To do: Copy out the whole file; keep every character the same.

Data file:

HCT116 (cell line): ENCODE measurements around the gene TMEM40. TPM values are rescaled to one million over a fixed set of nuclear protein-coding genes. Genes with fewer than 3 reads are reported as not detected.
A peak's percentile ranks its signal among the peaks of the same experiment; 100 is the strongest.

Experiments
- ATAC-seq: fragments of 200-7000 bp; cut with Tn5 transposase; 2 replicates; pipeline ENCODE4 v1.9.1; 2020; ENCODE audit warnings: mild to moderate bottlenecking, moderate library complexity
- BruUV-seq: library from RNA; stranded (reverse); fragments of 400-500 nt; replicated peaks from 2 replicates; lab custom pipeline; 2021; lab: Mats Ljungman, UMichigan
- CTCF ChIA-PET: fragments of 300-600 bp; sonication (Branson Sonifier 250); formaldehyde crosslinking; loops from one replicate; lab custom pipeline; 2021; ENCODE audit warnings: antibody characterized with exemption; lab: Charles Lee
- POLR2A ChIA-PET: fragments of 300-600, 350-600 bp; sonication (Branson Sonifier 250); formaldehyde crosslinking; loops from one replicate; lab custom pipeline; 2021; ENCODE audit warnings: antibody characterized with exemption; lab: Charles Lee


HCT116 (cell line): ENCODE measurements around the gene TMEM40. TPM values are rescaled to one million over a fixed set of nuclear protein-coding genes. Genes with fewer than 3 reads are reported as not detected.
A peak's percentile ranks its signal among the peaks of the same experiment; 100 is the strongest.

Experiments
- ATAC-seq: fragments of 200-7000 bp; cut with Tn5 transposase; 2 replicates; pipeline ENCODE4 v1.9.1; 2020; ENCODE audit warnings: mild to moderate bottlenecking, moderate library complexity
- BruUV-seq: library from RNA; stranded (reverse); fragments of 400-500 nt; replicated peaks from 2 replicates; lab custom pipeline; 2021; lab: Mats Ljungman, UMichigan
- CTCF ChIA-PET: fragments of 300-600 bp; sonication (Branson Sonifier 250); formaldehyde crosslinking; loops from one replicate; lab custom pipeline; 2021; ENCODE audit warnings: antibody characterized with exemption; lab: Charles Lee
- POLR2A ChIA-PET: fragments of 300-600, 350-600 bp; sonication (Branson Sonifier 250); formaldehyde crosslinking; loops from one replicate; lab custom pipeline; 2021; ENCODE audit warnings: antibody characterized with exemption; lab: Charles Lee